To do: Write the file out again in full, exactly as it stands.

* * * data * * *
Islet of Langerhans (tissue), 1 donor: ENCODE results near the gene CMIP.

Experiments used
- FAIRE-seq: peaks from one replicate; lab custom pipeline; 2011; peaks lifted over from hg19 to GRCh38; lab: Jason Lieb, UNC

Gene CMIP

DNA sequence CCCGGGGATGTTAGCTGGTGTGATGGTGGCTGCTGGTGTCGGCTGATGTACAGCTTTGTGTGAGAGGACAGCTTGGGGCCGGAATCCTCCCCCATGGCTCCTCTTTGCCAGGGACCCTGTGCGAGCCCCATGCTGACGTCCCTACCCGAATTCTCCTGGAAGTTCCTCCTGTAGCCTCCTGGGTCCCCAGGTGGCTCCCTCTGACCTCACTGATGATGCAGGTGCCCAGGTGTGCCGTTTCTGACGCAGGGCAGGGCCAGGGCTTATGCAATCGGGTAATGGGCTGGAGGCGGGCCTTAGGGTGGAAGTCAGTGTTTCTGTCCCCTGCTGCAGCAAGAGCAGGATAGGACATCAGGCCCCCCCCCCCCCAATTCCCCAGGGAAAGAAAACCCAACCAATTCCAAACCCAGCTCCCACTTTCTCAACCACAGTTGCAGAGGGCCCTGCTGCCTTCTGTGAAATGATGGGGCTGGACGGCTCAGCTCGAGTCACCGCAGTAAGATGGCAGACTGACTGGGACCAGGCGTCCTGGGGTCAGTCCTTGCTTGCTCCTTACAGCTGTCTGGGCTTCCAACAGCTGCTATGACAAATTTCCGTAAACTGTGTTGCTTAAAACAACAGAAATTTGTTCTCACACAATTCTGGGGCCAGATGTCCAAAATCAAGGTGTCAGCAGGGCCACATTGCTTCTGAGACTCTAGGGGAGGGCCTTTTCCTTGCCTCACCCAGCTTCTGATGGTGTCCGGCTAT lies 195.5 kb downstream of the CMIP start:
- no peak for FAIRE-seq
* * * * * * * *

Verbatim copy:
Islet of Langerhans (tissue), 1 donor: ENCODE results near the gene CMIP.

Experiments used
- FAIRE-seq: peaks from one replicate; lab custom pipeline; 2011; peaks lifted over from hg19 to GRCh38; lab: Jason Lieb, UNC

Gene CMIP

DNA sequence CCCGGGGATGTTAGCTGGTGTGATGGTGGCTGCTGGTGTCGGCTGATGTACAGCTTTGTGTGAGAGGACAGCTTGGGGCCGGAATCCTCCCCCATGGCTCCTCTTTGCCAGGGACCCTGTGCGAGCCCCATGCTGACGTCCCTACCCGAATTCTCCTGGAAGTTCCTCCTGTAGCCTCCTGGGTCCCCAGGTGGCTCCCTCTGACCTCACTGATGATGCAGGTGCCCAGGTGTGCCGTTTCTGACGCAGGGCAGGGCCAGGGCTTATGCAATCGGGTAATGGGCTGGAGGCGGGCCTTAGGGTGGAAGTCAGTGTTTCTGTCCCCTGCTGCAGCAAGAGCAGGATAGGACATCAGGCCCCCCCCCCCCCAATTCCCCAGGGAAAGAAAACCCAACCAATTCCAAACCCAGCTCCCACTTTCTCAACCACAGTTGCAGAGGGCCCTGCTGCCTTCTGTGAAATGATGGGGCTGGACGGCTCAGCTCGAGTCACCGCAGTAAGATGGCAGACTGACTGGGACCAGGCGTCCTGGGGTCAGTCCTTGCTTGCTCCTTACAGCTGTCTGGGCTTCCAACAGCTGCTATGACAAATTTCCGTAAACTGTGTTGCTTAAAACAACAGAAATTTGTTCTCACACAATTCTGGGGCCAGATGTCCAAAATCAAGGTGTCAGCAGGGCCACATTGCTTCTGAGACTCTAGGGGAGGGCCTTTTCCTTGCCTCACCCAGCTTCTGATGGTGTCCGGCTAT lies 195.5 kb downstream of the CMIP start:
- no peak for FAIRE-seq